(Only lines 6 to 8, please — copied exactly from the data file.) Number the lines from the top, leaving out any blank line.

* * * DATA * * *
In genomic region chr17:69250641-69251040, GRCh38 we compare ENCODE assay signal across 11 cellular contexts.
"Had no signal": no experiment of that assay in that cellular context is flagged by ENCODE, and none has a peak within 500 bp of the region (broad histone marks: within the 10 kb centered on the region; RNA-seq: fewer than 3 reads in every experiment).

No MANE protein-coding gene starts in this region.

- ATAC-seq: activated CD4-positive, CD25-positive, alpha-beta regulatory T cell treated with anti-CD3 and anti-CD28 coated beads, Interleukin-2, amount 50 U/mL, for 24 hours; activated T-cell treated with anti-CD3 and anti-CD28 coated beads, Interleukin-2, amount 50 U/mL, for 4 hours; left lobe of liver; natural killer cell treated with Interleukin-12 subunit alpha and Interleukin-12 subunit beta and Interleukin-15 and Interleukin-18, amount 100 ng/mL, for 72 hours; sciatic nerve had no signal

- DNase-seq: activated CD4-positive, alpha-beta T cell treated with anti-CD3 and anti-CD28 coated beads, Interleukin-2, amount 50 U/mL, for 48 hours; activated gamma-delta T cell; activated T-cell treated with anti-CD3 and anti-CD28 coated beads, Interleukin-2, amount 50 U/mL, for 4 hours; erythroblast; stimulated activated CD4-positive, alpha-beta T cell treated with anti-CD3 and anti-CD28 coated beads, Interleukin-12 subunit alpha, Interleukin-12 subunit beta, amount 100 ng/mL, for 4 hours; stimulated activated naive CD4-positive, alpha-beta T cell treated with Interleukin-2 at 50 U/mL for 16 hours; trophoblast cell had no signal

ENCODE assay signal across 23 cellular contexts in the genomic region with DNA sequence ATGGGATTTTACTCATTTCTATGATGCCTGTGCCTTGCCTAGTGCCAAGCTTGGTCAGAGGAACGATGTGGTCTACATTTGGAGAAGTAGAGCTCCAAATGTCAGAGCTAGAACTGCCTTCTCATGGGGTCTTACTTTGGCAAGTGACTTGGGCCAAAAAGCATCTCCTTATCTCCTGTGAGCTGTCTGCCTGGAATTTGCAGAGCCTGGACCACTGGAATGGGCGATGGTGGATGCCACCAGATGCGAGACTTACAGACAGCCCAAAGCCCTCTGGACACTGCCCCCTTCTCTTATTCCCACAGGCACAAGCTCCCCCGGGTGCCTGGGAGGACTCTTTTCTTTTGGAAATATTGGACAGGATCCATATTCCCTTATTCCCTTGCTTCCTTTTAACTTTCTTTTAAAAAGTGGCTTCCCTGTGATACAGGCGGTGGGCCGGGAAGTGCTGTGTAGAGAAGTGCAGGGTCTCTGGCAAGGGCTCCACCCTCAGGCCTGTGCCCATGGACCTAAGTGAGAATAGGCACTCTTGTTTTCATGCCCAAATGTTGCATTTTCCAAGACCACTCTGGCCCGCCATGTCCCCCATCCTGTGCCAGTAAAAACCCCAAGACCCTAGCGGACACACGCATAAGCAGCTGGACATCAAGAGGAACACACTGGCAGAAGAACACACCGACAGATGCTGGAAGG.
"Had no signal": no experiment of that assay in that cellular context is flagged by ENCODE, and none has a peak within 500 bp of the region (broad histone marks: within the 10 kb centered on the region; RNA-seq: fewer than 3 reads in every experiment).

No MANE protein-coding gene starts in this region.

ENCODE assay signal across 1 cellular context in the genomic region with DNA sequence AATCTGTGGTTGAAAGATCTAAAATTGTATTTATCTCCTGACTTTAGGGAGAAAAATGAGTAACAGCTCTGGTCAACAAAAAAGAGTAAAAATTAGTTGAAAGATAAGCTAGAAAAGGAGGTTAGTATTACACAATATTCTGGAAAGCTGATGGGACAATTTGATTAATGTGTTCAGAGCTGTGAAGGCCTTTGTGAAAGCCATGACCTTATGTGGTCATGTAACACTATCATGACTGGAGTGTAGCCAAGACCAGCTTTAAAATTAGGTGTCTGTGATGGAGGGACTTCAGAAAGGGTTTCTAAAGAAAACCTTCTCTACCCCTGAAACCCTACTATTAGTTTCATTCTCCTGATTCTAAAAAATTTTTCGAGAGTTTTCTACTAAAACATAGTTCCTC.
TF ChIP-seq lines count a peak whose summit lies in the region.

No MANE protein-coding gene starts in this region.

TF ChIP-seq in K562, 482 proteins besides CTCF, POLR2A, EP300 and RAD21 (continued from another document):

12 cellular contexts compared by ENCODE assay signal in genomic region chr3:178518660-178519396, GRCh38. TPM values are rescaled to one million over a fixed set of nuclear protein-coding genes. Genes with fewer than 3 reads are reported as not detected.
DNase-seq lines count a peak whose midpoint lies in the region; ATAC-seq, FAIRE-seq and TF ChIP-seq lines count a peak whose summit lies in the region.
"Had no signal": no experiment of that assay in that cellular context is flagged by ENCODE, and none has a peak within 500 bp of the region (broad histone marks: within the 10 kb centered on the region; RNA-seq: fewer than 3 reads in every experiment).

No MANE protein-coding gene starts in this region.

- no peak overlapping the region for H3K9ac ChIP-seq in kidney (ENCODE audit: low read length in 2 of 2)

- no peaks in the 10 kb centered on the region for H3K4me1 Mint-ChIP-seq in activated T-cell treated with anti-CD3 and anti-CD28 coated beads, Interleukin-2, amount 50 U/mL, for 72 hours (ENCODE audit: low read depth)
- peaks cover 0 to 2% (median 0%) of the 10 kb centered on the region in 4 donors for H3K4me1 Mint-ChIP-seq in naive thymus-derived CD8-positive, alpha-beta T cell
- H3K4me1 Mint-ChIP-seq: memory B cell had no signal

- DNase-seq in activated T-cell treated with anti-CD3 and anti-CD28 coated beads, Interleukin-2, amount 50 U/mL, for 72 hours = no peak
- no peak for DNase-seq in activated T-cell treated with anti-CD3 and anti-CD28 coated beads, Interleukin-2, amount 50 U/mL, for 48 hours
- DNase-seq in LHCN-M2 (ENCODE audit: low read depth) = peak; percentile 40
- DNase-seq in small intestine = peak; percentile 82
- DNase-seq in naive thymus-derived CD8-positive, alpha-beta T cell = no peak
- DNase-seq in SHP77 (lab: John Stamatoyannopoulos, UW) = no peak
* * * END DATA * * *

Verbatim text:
ENCODE assay signal across 23 cellular contexts in the genomic region with DNA sequence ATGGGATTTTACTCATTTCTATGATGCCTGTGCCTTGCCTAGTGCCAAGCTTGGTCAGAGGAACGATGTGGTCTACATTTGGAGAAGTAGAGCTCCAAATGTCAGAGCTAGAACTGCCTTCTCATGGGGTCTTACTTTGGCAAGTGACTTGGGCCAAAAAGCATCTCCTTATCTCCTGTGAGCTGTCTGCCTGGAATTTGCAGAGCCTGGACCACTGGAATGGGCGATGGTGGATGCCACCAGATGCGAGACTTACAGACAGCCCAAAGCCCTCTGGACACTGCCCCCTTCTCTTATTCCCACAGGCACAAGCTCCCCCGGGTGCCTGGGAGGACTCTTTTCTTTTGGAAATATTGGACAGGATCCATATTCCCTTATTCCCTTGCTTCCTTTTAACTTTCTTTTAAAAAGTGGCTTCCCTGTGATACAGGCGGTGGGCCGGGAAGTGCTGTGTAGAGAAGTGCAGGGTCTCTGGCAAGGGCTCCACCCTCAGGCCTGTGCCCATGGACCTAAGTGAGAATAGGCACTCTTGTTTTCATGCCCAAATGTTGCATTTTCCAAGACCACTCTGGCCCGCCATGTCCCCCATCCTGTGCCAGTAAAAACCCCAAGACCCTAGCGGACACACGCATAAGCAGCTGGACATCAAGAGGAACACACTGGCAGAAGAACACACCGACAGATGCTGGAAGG.
"Had no signal": no experiment of that assay in that cellular context is flagged by ENCODE, and none has a peak within 500 bp of the region (broad histone marks: within the 10 kb centered on the region; RNA-seq: fewer than 3 reads in every experiment).

No MANE protein-coding gene starts in this region.